The EBA would like to note that the purpose of the stress test is to provide a forward-looking view on potential risks for banks. Therefore, the starting point should be a neutral selection of banks, without any a priori belief. Otherwise, there could be selection bias with supervisors selecting only “weaker” banks according to backward-looking risk indicators and missing banks with potential, but yet unknown, vulnerabilities.

Most of the banks from the countries mentioned in the first bullet formed part of a sample stressed by the ECB. A report of this stress test was published in February 2019 and disclosed results in aggregate format (with the exception of Greece where bank-by-bank data were published).


On this section, the EBA notes that its stress test uses a single adverse scenario and, thus, cannot cover all systemic risks, but focuses on the most important ones. The inclusion of additional scenario would make the exercise more burdensome and, thus, costs, benefits and resource implications would have to be assessed.


On this section, the EBA notes that, as any stress test, the EU-wide exercise does not have the ambition to cover all possible risks. The EBA has been always clear in explaining and communicating this limitation in its reports.


While the process is not documented, the EBA regular work on risk assessment, including the EBA Risk Dashboard, helps EBA staff to develop its views on the scenario. Furthermore, in ECA’s following paragraph, the contribution of ESRB members to the ESRB risk assessment is acknowledged, which also includes the EBA’s.


The EBA stress test is a scenario analysis, where macroeconomic variables and stressed according to a risk narrative (input) and bank specific variables (output) under stress are then estimated by banks, in line with the common methodology. Therefore, a significant increase of non-performing loans is the outcome, not the starting point of the exercise, and indeed the provisions for credit risk increase in the stress test. It is also noted that the adverse macro-financial scenario for the 2018 EU-wide banking sector stress test states that “Overall, the increase in borrower credit risk would result in banks facing higher levels of non-performing loans and a concomitant rise in forgone interest income”.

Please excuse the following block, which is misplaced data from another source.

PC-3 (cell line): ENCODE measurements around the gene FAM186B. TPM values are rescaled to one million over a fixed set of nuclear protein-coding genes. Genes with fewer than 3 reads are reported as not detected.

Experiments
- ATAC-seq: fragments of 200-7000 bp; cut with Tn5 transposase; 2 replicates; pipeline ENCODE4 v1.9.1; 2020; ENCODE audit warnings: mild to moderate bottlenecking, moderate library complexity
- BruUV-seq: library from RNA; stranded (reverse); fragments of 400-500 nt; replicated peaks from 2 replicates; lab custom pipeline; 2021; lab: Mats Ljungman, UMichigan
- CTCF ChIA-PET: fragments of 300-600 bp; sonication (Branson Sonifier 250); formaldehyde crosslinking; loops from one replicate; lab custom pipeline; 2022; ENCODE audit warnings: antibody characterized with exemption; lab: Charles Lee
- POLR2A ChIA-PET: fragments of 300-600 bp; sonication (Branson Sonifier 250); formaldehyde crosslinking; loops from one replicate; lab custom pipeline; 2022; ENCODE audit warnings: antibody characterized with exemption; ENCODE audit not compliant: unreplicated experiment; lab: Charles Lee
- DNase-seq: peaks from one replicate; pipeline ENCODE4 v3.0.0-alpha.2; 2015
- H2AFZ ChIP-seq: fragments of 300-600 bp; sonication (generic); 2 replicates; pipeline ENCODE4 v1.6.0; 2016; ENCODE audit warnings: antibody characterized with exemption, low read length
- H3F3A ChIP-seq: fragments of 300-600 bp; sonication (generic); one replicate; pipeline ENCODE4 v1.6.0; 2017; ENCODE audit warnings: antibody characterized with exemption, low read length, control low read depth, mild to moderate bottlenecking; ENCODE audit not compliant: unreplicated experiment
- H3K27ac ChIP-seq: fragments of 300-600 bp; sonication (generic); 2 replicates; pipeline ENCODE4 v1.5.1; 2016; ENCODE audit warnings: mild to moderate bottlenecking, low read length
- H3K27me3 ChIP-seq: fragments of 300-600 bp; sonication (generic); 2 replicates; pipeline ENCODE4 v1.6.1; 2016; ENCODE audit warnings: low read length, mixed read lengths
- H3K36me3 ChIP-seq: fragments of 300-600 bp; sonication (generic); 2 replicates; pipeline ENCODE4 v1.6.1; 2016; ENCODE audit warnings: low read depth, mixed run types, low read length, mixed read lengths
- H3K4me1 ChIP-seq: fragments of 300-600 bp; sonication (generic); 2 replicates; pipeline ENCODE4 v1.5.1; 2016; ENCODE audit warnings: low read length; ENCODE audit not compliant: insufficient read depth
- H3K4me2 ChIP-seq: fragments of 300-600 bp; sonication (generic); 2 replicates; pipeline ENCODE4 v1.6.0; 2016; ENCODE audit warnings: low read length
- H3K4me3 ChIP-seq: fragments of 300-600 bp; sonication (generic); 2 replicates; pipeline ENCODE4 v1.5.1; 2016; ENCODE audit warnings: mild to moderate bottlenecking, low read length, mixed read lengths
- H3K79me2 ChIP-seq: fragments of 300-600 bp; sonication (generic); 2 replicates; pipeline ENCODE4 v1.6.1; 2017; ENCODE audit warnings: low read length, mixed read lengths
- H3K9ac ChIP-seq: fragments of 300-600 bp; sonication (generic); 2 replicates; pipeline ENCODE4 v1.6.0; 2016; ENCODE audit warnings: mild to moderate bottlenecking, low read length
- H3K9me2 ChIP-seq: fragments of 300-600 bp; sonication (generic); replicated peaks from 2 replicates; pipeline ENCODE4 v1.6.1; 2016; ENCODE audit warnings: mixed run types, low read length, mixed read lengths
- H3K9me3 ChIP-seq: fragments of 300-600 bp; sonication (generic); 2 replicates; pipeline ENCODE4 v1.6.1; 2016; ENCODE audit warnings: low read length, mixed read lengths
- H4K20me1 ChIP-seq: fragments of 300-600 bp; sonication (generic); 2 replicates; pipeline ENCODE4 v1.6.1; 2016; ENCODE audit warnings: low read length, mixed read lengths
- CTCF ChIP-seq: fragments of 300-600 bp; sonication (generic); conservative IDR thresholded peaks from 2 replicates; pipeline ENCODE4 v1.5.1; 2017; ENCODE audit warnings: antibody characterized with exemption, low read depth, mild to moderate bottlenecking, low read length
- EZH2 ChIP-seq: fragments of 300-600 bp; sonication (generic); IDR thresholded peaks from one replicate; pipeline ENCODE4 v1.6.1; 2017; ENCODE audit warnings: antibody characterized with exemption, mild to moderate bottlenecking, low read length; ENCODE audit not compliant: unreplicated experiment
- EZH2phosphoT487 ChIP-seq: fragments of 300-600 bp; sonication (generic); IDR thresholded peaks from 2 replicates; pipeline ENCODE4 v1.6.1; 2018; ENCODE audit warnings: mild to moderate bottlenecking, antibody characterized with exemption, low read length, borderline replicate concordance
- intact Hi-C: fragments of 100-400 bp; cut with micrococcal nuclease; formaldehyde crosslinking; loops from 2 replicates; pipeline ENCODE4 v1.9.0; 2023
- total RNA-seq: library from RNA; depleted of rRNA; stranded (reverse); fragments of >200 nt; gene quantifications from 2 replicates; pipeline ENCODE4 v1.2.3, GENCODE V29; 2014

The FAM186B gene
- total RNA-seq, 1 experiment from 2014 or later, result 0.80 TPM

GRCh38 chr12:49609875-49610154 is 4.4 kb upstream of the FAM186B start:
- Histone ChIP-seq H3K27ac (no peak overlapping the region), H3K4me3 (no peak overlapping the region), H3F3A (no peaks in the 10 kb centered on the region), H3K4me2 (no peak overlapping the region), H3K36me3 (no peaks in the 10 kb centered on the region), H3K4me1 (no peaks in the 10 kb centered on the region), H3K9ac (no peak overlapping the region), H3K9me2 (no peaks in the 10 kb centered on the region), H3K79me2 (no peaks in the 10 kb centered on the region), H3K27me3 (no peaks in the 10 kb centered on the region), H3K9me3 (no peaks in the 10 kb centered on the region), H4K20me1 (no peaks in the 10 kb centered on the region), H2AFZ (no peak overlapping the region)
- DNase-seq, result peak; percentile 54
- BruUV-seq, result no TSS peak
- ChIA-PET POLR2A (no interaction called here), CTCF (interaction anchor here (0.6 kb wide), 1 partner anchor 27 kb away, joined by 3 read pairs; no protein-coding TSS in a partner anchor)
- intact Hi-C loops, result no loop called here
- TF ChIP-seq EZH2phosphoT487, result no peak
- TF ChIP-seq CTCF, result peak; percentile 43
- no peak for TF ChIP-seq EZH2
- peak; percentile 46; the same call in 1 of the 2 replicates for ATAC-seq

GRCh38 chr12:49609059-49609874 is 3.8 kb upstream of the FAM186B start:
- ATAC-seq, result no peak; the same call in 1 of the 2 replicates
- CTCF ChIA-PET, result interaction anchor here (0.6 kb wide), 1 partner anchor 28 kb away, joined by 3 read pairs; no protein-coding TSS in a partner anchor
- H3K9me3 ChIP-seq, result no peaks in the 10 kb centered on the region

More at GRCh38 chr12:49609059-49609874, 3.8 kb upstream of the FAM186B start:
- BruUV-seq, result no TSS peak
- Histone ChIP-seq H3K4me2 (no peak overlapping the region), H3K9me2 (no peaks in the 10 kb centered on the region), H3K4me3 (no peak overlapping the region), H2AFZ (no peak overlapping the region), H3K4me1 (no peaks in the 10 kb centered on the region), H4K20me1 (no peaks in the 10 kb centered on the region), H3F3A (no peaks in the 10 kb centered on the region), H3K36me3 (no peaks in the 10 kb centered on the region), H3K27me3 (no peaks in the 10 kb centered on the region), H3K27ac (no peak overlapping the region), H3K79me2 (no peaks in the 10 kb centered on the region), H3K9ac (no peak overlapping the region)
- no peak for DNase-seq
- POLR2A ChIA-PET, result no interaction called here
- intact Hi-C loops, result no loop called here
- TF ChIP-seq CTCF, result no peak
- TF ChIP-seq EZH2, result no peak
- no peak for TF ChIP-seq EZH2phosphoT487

Furthermore, the ESRB would like to point out that the risks identified by the General Board tend to encompass the more granular terminology used within the bottom-up survey, such that the risks relating to asset quality fall under Risk 2 in Annex II of this report.


Although this sentence is correct, it does not acknowledge that a liquidity stress test and a solvency stress test are methodologically different. In this regard, the EU-wide stress test is a solvency exercise and not a liquidity test whereas liquidity risk should be captured in other ways such as liquidity coverage ratio and net stable funding ratio. A liquidity stress test would require a different exercise (as the one ECB is running in 2019) and, as the time horizons are different, a liquidity stress test can be hardly included in the current EU-wide stress test given: i) its time horizon; ii) the static balance sheet assumption; and iii) the detailed disclosure of bank by bank results.


The ESRB risk assessment includes analyses of individual bank-level data from multiple sources whenever it deems appropriate, in line with its mandate. The ESRB is entrusted with the macroprudential oversight of the EU financial system and the prevention and mitigation of systemic risk, and not with microprudential supervision of banks.


The EBA risk dashboard is used as a source of information helping EBA staff to develop their thinking on the ESRB scenario. In addition, as mentioned above, the ESRB members’ input to the risk assessment exercise is acknowledged, which also includes the EBA.


The EBA stress test is a scenario analysis, where macroeconomic variables are stressed according to a risk narrative (input) and bank specific variables (output) under stress are then estimated by banks, in line with the common methodology.

As mentioned above the narrative of the scenario is a joint effort of the EBA and the ESRB. The membership of the EBA Board of Supervisors (and substructures) and ESRB General Board (and substructures) is largely overlapping and therefore the same CAs are represented in both organisations which also means that exchanges of views and discussions on the scenario design with all the actors involved are taking place during all the process.


The scenario included shocks from both the real and the financial sectors.